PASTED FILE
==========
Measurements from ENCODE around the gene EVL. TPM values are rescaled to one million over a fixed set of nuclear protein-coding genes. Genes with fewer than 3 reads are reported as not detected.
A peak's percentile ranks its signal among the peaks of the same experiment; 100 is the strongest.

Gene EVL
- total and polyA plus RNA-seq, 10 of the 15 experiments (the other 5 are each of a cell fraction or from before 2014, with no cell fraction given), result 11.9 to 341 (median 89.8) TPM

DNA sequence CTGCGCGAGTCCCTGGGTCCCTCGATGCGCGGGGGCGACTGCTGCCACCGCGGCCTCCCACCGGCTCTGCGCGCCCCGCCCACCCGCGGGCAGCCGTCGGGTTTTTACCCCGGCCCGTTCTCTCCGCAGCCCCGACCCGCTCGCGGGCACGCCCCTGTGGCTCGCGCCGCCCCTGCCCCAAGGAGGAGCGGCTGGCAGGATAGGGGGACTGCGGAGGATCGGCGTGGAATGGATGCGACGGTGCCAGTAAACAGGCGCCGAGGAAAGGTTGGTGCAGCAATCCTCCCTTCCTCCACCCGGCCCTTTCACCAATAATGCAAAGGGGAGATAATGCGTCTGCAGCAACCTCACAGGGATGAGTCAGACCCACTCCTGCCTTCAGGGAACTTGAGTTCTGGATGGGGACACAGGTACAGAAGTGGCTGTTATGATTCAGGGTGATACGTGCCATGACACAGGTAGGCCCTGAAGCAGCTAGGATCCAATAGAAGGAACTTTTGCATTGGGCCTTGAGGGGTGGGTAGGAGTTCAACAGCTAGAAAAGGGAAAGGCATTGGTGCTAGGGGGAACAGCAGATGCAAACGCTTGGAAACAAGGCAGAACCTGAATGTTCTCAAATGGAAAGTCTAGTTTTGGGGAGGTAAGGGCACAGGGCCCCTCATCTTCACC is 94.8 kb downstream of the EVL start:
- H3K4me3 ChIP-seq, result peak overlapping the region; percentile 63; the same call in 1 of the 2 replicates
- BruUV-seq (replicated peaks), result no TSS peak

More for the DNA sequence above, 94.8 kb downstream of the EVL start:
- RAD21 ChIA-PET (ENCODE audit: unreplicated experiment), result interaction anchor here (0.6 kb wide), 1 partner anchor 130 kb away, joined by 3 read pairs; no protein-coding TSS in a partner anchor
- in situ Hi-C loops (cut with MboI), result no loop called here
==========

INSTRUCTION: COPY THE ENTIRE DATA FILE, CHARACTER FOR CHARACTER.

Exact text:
Measurements from ENCODE around the gene EVL. TPM values are rescaled to one million over a fixed set of nuclear protein-coding genes. Genes with fewer than 3 reads are reported as not detected.
A peak's percentile ranks its signal among the peaks of the same experiment; 100 is the strongest.

Gene EVL
- total and polyA plus RNA-seq, 10 of the 15 experiments (the other 5 are each of a cell fraction or from before 2014, with no cell fraction given), result 11.9 to 341 (median 89.8) TPM

DNA sequence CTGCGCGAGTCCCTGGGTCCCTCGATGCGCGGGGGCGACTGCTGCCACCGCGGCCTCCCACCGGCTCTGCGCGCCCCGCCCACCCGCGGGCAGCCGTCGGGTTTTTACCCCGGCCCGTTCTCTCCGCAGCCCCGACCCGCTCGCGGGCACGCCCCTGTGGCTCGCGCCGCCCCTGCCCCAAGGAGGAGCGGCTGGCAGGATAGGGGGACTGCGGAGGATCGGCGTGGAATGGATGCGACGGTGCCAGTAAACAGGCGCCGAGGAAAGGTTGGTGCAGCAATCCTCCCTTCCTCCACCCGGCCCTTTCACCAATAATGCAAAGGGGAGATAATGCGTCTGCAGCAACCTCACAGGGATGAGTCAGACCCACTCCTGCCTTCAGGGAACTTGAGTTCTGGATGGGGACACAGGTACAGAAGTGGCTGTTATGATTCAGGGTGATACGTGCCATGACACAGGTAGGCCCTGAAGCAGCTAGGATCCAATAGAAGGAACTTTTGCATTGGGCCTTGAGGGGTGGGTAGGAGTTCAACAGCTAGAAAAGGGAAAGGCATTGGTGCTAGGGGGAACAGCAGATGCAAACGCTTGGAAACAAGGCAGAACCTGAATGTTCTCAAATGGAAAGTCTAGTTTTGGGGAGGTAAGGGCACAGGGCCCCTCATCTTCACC is 94.8 kb downstream of the EVL start:
- H3K4me3 ChIP-seq, result peak overlapping the region; percentile 63; the same call in 1 of the 2 replicates
- BruUV-seq (replicated peaks), result no TSS peak

More for the DNA sequence above, 94.8 kb downstream of the EVL start:
- RAD21 ChIA-PET (ENCODE audit: unreplicated experiment), result interaction anchor here (0.6 kb wide), 1 partner anchor 130 kb away, joined by 3 read pairs; no protein-coding TSS in a partner anchor
- in situ Hi-C loops (cut with MboI), result no loop called here